1-20 of 183 items from 2009 « Prev | Next »
I can’t remember why, I’ve slept since then, but, in January of 2000, I found myself sitting in front of a blank Word document. I had an idea in my head of what I wanted to do, and, now, 10 years later, I’m still working strong at it. I began keeping a sort of diary, listing the days and months and putting down the films I saw in the theater into it. I don’t remember why I only included movies I saw in the theater. I could have started just as an idea-giver on how many movies I actually saw each year (I also kept a running count each year). It began on January 7th, 2000, when I entered Bicentennial Man as my first film in this long and ever-growing endeavor.
In 2000, I saw 166 films in the theater. There were many a high (seeing Gladiator on May 5th and »
The first decade of the new millennium has come to an end, and that means it is now time for film sites all over the web to begin posting their various retrospectives and lists recalling the decade that was. I generally as a rule dislike such lists because they are always so subjective. Then I said screw it and took it upon myself to do one of my own naming the ten worst horror movies of the past decade. Besides, people love bitching on the Internet about lists like this, and who am I to deny readers yet another excuse to get into pointless flame wars over personal opinions.
Of course, this list is just my personal opinion which is not legally binding ... unless Proposition 304 passes. And we all pray that it will.
I set two rules when putting this list together: Only horror movies that received fairly wide theatrical »
Hell just froze over.... Shooting begins this March in Vancouver on Bind, producer Dan Walton's (Gutterballs, Hanger) directorial debut. In the feature a weekend getaway to a scenic winter wonderland takes a deadly turn when a group of friends find themselves pitted against the elements and a dark presence with a bloody agenda. Christa Campbell (2001 Maniacs), Al Santos (Jeepers Creepers 2, American Gangster), Wolfgang J Weber (Into The Darkness), Travis Aaron Wade (Pig Hunt), Raine Brown (100 Tears) and Jessica Von (The Taken, Bloody Mary) all star. SFX work is being handled by Brian Sipe (Star Trek, Van Helsing, Pirates of the Caribbean). »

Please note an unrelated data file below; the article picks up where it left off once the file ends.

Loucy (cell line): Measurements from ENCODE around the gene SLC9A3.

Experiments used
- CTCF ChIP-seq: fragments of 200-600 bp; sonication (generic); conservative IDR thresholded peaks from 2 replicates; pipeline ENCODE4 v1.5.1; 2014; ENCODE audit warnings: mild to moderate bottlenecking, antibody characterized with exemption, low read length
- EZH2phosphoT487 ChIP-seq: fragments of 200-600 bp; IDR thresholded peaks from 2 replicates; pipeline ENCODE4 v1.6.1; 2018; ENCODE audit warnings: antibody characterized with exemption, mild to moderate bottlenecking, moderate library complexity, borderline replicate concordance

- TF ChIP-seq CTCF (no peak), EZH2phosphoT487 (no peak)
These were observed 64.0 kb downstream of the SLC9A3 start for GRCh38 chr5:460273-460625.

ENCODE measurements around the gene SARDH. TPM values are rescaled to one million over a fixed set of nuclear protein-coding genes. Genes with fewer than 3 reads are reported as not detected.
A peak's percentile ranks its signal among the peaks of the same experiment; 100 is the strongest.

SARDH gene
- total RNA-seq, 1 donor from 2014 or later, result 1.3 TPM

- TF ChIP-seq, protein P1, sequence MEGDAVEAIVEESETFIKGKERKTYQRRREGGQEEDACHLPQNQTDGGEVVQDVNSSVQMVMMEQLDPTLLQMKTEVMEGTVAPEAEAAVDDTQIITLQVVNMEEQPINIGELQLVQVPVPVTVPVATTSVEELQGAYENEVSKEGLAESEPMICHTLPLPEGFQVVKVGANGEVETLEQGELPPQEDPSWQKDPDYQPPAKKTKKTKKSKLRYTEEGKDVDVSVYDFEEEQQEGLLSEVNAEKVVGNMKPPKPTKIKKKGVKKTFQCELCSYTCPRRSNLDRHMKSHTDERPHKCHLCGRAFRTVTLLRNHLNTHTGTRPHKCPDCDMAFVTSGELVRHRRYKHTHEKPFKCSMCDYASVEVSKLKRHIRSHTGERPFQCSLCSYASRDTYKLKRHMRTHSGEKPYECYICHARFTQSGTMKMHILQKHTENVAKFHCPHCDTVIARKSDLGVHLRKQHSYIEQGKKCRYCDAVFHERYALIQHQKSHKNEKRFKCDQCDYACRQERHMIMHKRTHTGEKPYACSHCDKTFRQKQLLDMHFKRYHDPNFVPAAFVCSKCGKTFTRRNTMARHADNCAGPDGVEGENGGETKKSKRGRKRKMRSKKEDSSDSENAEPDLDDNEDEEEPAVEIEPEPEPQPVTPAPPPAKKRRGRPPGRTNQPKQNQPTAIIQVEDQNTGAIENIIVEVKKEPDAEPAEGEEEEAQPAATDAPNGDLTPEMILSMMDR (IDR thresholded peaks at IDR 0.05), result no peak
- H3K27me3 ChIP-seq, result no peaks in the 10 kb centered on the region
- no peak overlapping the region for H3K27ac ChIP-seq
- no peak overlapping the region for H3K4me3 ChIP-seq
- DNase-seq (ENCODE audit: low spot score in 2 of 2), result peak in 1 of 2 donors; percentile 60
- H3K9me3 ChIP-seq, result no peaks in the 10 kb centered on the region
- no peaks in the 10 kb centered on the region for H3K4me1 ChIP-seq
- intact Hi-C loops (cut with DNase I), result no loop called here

It’s been a while since we’ve heard anything regarding filmmaker Dan Walton’s planned feature directorial debut Bind, but today that’s all changed. Walton (who served as co-executive producer on 2008’s lurid Gutterballs) informed us that the film (which now features the tag-line "Hell Just Froze Over") is set to go before cameras in March of 2010 in Vancouver, Canada, and also provided us with a synopsis of the 80’s horror homage and an updated cast list.
According to Walton, who will direct from his own script, Bind tells the story of “a weekend getaway to a scenic winter wonderland that takes a deadly turn when a group of friends find themselves pitted against the elements and a dark presence with a bloody agenda.”
On October 24th, The Terror Film Festival Claw Awards took place at the Ethical Society Building on the famous Rittenhouse Square of Philadelphia.
The 4th season brought in the most astounding talent from all over the USA, as well as, the world. The assemblage of fans, filmmakers, screenwriters, and industry professionals, waited in anticipation, and all bets were on, as the illustrious Claw and the beautiful Princess Horror stood onstage, envelopes in hand, to present the coveted awards.
And the winners are...
Evil Angel - A steamy and heart-pounding story based on the ancient myth of Lilith, the first wife of Adam, who has roamed the Earth for centuries as a sexy and seductive villainous, and proudly holds the title of the world’s first serial killer. Written and directed by the iconoclastic Richard Dutcher of Utah, the film garnered several awards, such as, Best Feature Film, Best Original Music »